The elected head of the government of the states in India is called as the Chief Minister of that particular state or union territory. The governor appoints the Chief Minister following elections to the state legislative assembly. The party with the majority of votes will elect their leader, the candidate for Chief Minister, who is invited by the governor to swear in as Chief Minister of State. The Chief Minister's term lasts for typically for 5 years, or until next General Elections. However, there is no limit for the number of terms he can serve.
To be eligible for the post of Chief Minister, the candidate must be at least 25 years of age, a citizen of India, and should be a member of the state legislature. He is elected by the majority in the state assembly.
The leader of the legislative assembly: In the matter of determining the internal policies of the State, the decision of the Chief Minister is final. He remains responsible to the Legislative Assembly for the acts performed by the State Council of Ministers. He comes to the rescue of a minister if he faces any difficulty during the debates in the Assembly. He has to bear the responsibility of getting the important bills passed. He has to keep good relations with the people and see that efforts are made to improve the condition of the state.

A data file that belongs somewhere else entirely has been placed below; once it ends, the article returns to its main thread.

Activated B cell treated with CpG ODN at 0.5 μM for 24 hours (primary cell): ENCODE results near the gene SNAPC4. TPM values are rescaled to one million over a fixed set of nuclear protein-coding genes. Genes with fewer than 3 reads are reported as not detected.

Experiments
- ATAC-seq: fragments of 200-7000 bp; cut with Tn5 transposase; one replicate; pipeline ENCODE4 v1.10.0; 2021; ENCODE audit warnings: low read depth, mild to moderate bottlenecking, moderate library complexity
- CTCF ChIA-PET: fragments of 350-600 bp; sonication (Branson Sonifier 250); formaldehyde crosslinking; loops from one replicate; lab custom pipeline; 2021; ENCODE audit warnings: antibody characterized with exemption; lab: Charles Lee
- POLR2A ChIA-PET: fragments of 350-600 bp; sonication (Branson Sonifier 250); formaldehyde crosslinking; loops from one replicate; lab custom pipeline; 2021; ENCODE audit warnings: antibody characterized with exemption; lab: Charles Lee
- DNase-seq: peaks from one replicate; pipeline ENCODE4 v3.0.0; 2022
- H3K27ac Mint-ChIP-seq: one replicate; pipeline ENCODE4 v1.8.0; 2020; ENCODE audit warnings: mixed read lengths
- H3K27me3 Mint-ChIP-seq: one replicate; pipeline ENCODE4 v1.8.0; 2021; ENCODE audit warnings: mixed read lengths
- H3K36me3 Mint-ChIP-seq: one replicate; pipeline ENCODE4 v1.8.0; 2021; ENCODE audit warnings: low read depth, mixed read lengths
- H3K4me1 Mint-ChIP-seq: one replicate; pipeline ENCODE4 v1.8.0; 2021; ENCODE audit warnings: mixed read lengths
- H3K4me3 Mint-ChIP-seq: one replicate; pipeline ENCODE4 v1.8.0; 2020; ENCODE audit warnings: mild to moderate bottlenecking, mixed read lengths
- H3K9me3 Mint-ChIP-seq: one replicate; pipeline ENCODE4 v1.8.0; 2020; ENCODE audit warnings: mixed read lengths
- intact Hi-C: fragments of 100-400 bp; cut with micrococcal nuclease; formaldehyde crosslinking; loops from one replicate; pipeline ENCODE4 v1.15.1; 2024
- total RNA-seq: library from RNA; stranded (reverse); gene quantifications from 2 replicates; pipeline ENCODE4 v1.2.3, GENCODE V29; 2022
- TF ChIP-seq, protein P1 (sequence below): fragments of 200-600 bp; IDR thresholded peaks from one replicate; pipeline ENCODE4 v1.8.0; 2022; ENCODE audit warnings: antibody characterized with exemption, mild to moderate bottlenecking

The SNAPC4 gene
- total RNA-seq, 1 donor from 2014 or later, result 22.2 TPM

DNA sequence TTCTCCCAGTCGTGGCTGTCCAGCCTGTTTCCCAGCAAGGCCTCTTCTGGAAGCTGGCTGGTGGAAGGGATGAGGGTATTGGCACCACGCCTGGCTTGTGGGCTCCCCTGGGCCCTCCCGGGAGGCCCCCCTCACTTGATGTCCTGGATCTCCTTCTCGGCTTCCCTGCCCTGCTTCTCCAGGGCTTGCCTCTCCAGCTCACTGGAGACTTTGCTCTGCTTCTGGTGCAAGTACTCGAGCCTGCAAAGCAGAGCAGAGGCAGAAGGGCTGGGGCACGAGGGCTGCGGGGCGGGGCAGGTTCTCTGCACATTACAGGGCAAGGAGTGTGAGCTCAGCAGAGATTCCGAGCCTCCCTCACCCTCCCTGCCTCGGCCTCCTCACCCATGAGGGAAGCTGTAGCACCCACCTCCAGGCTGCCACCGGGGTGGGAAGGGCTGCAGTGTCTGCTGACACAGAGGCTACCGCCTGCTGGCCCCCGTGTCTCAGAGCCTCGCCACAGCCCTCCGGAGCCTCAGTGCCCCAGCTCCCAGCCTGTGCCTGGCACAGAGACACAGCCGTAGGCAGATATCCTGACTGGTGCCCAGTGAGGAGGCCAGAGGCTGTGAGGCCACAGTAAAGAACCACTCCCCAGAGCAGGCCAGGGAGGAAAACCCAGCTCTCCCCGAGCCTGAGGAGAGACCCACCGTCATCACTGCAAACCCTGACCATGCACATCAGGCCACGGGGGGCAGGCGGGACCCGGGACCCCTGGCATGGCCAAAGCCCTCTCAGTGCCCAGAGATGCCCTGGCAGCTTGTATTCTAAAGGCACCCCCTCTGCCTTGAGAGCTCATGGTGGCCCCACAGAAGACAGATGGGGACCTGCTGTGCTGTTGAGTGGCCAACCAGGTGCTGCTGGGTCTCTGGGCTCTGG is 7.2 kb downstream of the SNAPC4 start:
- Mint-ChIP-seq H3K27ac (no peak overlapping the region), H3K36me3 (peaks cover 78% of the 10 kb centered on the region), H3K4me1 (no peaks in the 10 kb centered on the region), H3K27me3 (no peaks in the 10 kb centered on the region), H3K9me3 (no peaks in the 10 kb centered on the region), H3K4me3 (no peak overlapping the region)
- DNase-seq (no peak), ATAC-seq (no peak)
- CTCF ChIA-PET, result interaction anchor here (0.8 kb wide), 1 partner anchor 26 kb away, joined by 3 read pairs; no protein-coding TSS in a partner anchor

The Chief Adviser to the Governor: The governor is advised by the Chief Minister so that he can perform his functions. The Chief Minister acts as a bridge of communication between the Governor and the Council of Ministers. On the advice of the Chief Minister, the Governor performs his tasks in matters like summoning, proroguing or dissolving the Legislative Assembly.
The Leader of the Council of Ministers: The constitution gives supremacy to the Chief Minister by making him the leader of the ministers, thus it is his responsibility to maintain unity among the ministers. He monitors the working of all the ministers and oversees the meetings of the Council of Ministers.